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The elements of a Indigenous research paradigm.
Shawn Wilson.

As I read through this chapter I am also preparing for my research (rangahau) project, and have become an absolute sponge in respect of methodology that will assist me advance this rangahau within Indigenous frameworks.
This chapter talks to relationality, a word that sums up the Indigenous research paradigm, where knowledge is relational, and people cease being objectified when researchers for fill their role in the research relationship through their methodology. Within relationality, an accountability is maintained, in that relational ways of being are at the heart of the Indigenous relationship.
Frameworks of interconnectedness will differ, as there may be multiple realities.
Indigenous epistemology is a system of knowledge that is built on relationships between things, rather than on things themselves i.e. the object is not as important as the relationship.

If research doesn’t change you as a person then you are not doing it right.

Chapter 5 of Wilson’s book frames ‘relationality’ as being key to advance respectful, reciprocal and responsible research.

Today I reflect on the importance of ceremony in establishing and advancing the Indigenous relationship and my ongoing rangahau. Ceremony being cited by Wilson, as strengthening an Indigenous relationship, just as research should, where Indigenous relationships are grounded in environment, land, and ancestors.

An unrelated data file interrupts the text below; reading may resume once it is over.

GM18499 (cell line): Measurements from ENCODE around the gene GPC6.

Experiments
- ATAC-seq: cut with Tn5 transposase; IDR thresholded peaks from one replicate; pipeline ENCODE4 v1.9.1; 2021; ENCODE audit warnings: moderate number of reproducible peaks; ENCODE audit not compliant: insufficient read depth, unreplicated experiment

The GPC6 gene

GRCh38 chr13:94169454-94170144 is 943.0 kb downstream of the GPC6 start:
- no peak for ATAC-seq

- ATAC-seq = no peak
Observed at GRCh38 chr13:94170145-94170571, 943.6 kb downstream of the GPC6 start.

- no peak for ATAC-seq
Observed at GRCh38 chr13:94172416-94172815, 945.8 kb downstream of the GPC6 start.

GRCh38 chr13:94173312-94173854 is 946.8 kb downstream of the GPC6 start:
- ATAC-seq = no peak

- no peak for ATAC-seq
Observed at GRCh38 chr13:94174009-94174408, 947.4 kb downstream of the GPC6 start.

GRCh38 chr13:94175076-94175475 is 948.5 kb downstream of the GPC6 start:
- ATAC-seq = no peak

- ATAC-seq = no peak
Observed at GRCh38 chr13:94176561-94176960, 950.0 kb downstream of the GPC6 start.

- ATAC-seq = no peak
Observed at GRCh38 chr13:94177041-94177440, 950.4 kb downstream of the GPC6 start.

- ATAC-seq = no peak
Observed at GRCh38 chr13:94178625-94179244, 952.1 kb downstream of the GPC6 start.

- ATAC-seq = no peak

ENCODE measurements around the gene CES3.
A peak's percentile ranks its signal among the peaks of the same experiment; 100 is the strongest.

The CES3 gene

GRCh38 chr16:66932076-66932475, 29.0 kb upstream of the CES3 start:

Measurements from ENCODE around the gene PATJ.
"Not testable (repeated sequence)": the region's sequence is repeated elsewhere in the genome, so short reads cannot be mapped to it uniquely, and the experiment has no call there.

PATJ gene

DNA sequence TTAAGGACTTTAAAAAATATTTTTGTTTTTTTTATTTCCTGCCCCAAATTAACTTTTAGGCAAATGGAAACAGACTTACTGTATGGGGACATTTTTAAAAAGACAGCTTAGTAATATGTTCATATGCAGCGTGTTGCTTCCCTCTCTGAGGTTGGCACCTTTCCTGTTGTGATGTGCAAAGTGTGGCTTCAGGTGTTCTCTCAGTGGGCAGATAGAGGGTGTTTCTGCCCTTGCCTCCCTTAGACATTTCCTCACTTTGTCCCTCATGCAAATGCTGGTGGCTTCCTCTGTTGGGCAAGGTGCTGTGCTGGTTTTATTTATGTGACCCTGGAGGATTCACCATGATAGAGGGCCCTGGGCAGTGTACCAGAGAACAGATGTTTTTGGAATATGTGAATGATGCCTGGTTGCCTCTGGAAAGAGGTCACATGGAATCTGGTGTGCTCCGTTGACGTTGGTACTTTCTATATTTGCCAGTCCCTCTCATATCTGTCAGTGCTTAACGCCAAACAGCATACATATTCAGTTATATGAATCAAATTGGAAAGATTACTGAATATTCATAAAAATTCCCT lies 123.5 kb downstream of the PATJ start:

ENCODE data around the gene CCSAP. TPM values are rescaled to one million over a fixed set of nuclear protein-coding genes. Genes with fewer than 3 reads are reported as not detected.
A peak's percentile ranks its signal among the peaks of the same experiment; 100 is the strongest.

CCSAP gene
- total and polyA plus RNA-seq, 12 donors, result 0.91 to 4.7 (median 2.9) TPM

When RAW first commenced we were heavily reliant on the Waikato Women’s Refuge to support our mahi and guide us though best tikanga practice in Māori hui and on Māori sites. With the benefit of hindsight, I note the many moments that reflected ‘ceremony’ that I continued to find myself in, and repeatedly failed to recognise its importance. I wrote these “ceremonies” off as inefficient use of my limited and allotted timeframes. These protracted moments often meant time set aside to achieve my mahi goals became severely and continually blown out. Only now do I understand the significance and importance of a powhiri, mihi, and karakia, in respect of entry to the Refuge site or commencement of a hui, where we share food and extended relational conversation. Whilst this practice can appear to have little to do with the matter at hand, it is demonstrating the importance of establishing a trusted relationship. As a Pākēha female this all felt incredibly timely and not useful to my end goal, especially when some of the hui participants were allowed to prattle on and on and on. When one finished another would begin, all working in respectful sequence to introduce themselves to the group. Never before had I encountered this respectful level of unconditional inclusion. As the RAW mahi developed, I was guided by many Māori wāhine who gently nurtured me to a place of respect and understanding in regards to ceremony. These wāhine mentors remain in my life today, fully supportive of our mahi, and enabling and encouraging an evolving Māori lens to be applied to our day-to-day practices and behaviours. Key to our successful inclusion in a Māori world, has been acknowledging and effecting respectful, reciprocal and responsible relationships and this simply means affording the time and placing value on the often positively protracted process of relational connection.

Wilson, S. (2008). Research is Ceremony: Indigenous Research Methods. Black Point, Nova Scotia. Fernwood Publishing. Ch.5.